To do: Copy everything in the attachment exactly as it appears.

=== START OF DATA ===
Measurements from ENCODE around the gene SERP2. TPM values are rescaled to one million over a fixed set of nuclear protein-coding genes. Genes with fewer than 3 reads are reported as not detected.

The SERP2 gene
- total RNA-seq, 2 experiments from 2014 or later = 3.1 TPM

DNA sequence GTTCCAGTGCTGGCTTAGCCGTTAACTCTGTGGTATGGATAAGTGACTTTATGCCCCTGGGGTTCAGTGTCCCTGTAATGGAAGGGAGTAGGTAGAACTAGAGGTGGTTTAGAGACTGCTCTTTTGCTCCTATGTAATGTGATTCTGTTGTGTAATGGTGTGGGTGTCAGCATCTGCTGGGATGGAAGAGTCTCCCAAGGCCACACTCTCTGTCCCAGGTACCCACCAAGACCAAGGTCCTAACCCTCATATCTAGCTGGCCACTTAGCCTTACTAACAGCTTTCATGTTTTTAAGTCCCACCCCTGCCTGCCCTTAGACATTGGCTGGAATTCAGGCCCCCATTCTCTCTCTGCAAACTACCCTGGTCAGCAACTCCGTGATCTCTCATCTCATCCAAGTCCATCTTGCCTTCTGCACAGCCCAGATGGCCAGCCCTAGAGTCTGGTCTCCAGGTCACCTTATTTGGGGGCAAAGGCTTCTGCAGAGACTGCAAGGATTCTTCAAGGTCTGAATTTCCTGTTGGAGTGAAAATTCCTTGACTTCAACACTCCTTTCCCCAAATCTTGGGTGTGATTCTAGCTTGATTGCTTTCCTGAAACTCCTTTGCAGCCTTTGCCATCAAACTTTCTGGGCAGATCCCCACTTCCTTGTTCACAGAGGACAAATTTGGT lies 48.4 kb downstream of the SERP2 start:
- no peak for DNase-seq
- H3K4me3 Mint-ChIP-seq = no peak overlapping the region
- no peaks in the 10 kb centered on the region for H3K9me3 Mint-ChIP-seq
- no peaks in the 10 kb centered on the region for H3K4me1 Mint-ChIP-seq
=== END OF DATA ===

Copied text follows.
Measurements from ENCODE around the gene SERP2. TPM values are rescaled to one million over a fixed set of nuclear protein-coding genes. Genes with fewer than 3 reads are reported as not detected.

The SERP2 gene
- total RNA-seq, 2 experiments from 2014 or later = 3.1 TPM

DNA sequence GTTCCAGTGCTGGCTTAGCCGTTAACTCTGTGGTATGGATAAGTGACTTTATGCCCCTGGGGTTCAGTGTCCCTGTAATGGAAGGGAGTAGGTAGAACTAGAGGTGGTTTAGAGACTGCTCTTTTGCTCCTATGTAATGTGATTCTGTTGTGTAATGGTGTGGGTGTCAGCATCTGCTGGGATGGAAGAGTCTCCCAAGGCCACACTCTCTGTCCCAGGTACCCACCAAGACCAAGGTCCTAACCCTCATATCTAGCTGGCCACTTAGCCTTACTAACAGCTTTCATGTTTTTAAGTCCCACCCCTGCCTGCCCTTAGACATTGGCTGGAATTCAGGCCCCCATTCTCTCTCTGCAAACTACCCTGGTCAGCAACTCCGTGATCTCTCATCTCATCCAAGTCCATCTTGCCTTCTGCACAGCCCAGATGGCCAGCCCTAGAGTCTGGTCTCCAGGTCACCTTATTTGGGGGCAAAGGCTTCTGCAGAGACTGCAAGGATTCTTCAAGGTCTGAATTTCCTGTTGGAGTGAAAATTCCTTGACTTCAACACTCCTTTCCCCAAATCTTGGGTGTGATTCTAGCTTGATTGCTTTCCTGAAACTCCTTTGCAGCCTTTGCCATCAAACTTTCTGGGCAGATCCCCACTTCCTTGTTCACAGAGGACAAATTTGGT lies 48.4 kb downstream of the SERP2 start:
- no peak for DNase-seq
- H3K4me3 Mint-ChIP-seq = no peak overlapping the region
- no peaks in the 10 kb centered on the region for H3K9me3 Mint-ChIP-seq
- no peaks in the 10 kb centered on the region for H3K4me1 Mint-ChIP-seq